8 tips for an auspicious Lunar New Year

We could all do with some good omens this year. Usher in the Year of the Ox on 12 February 2021 the right way by following these eight fortuitous Lunar New Year traditions.

Between the firecrackers and dragon dances, feasting and giving, it’s easy to get swept up in Lunar New Year. Chinese New Year – better known as Lunar New Year or Spring Festival to represent the many Asian countries that celebrate it – marks the start of 15 joyous days of family, friends and food. For those in the know, Lunar New Year is also a chance to set yourself up for an auspicious future. Bring about good fortune in 2021, the Year of the Ox, with these Lunar New Year traditions.

1. Get colourful

If you’re seeing red at Lunar New Year, you’re onto a good thing. Red is generally considered a fortuitous, joyful shade in countries like China, Korea and Vietnam, and during Spring Festival this takes on new dimensions with everything from decorations to clothes turning scarlet. For extra good juju, accent with jade and gold accessories. It’s best to leave the neutrals in the cupboard – white and black are associated with mourning.

Table set for LNY
Table set for LNY
2. Treat yourself to a feast

Food is central to Lunar New Year traditions – from dumplings (which resemble gold ingots) to mandarins (a sign of wealth) and whole steamed fish (meaning surplus). Other traditional Lunar New Year dishes include the prosperity toss, a raw fish salad that diners mix together (the higher you toss, the more your wealth will grow); and longevity noodles, made up of uncut noodles to signify a long, unbroken life. Whatever you order, a full table is itself a good omen – a wealth of food during Spring Festival means wealth for the year to come. So don’t be shy: load up the lazy Susan.

Prosperity toss at CHUUKA at The Star Sydney
Prosperity toss at CHUUKA at The Star Sydney
3. Share the wealth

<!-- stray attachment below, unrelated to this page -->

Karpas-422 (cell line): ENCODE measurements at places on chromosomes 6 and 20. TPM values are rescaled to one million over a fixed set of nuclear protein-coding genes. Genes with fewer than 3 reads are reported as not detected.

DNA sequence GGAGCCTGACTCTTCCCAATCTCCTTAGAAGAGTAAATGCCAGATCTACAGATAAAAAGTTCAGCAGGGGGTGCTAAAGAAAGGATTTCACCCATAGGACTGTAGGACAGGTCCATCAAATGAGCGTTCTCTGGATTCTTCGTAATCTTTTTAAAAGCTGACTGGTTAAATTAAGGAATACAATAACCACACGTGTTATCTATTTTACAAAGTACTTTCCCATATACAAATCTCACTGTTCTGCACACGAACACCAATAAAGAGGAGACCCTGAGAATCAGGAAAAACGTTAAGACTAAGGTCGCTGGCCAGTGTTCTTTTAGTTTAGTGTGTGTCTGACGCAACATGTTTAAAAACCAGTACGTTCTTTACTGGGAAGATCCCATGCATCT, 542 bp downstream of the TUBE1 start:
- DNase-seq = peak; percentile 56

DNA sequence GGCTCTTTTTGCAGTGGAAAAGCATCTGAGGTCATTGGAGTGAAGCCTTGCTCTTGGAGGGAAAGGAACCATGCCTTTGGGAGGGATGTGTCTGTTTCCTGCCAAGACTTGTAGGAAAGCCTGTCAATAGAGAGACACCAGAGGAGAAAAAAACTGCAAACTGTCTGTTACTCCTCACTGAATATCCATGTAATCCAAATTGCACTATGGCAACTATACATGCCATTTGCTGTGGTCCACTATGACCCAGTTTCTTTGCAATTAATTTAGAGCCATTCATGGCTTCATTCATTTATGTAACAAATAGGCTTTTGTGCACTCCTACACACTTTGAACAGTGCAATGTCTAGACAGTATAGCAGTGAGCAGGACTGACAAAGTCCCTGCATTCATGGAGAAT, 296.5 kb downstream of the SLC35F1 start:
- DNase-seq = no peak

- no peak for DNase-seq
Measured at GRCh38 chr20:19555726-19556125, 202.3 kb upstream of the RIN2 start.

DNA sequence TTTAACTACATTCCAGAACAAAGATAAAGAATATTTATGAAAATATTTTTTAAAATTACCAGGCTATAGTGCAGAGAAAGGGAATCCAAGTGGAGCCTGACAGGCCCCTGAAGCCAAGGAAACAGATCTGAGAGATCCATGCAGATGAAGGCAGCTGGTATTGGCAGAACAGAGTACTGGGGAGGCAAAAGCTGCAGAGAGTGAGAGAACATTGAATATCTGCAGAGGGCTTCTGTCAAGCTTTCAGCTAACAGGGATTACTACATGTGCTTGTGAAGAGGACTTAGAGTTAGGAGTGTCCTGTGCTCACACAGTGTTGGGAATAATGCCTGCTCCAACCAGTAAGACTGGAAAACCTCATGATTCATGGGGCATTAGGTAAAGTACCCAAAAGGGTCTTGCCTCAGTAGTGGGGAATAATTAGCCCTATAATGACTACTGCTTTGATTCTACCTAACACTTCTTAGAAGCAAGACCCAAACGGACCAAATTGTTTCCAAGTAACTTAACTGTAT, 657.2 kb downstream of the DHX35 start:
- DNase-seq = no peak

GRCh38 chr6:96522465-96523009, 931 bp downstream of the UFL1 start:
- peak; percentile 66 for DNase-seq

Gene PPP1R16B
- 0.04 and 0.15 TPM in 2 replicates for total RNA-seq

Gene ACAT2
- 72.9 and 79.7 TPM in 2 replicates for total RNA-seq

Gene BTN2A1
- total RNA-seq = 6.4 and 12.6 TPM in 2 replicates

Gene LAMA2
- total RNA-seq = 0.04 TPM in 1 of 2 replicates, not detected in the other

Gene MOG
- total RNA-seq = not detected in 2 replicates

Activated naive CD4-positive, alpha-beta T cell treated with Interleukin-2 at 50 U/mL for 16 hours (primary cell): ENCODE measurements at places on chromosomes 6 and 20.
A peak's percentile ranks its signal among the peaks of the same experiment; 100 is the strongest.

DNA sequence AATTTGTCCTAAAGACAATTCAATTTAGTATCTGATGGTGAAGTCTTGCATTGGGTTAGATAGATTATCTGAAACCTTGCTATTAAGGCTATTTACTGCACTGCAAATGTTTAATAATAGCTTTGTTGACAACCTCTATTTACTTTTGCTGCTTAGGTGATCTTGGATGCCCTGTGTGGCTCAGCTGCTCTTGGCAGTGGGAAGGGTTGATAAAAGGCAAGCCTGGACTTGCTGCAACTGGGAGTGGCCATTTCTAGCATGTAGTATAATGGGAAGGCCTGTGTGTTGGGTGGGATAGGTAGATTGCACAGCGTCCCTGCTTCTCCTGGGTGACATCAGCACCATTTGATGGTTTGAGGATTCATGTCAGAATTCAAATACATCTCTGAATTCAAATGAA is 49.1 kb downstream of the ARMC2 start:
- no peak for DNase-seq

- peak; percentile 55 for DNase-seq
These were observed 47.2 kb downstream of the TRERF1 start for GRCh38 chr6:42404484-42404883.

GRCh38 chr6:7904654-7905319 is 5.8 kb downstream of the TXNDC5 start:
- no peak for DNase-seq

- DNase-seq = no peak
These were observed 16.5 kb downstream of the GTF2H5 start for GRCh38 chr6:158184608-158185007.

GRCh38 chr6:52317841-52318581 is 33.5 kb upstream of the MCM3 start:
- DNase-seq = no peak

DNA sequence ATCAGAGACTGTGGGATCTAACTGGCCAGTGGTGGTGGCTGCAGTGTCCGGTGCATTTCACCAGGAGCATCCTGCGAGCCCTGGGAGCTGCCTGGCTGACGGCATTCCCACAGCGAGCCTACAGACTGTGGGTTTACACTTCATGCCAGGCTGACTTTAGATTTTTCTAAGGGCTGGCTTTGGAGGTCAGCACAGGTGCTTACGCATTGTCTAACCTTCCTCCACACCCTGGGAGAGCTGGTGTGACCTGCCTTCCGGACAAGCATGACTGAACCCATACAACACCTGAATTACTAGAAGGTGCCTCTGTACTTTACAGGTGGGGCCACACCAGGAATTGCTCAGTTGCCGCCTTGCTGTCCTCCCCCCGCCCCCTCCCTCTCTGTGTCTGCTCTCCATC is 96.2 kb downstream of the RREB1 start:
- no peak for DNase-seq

Good fortune means nothing if it’s not shared, right? Those little red envelopes you see everywhere at Lunar New Year (known as hóng bāo in Mandarin, lai see in Cantonese and lì xì in Vietnam) are handed from elders to younger friends and family to symbolise the handing down of wealth. If you’re single, rejoice – no matter your age, unmarried people are also on the receiving end from married and older peers.

Red packets for LNY
Red packets for LNY
4. Spend time with loved ones

Lunar New Year is for celebrating with everyone from your nan to workmates and crushes. Spring Festival formally begins with the reunion dinner on Lunar New Year’s Eve (11 February in 2021) – a family affair that leads to the largest human migration on the planet each year. Spring Festival ends with the Lantern Festival (26 February), which doubles as China’s Valentine’s Day, with approved activities for lovers including moon gazing and walks beneath the lanterns. The days in between are for catching up with everyone else in your circle – this is no time for an empty social calendar.

Friends sharing a meal during LNY
Friends sharing a meal during LNY
5. Give yourself a makeover

How you strut into the Lunar New Year is how you emerge into the year beyond – so make an entrance. A new hairdo in the lead-up is welcome (but don’t cut or wash your hair on the day itself, or you’ll be trimming and washing away your fortunes). Shabby clothes are a no-no during Spring Festival and buying new threads is downright encouraged, if you need an incentive to splurge on a new outfit or two (in red, of course).

Woman dressed up for LNY
Woman dressed up for LNY
6. Let the chores wait

Although it’s tradition to give the house a deep clean in the lead up to Spring Festival, when the new year rolls around it’s time to down tools. Needlework, washing clothes, taking out the rubbish and sweeping are all forbidden on the first day of the Lunar New Year, so take the opportunity to put off the housework. Even better, leave the cleaning up to someone else and dine out as much as possible.

7. Dance with dragons

There might be 12 signs of the Chinese zodiac, but dragons are the spirit animals of Lunar New Year. Dragons have been considered bringers of long life, prosperity and power in China for thousands of years and dragon dances are a highlight of Chinese New Year – meant to scare away evil spirits and bad omens. It takes great coordination to bring a dragon dance to life and troupes prepare all year. Come to The Star during Lunar New Year, and there is a good chance you’ll spot a dragon or two showing off their skills.

Dragon Dance
Dragon Dance
8. Don’t worry, be happy

During the Spring Festival, a positive mindset is seen as a smart investment in the year ahead. Arguing, negativity and crying are taboo and paying back old debts ahead of the Lunar New Year is smiled upon, as is forgiving grudges. Which all means Lunar New Year is, above all, a time to make merry. So get to it!

Images courtesy of The Star, Will Salkeld and iStock.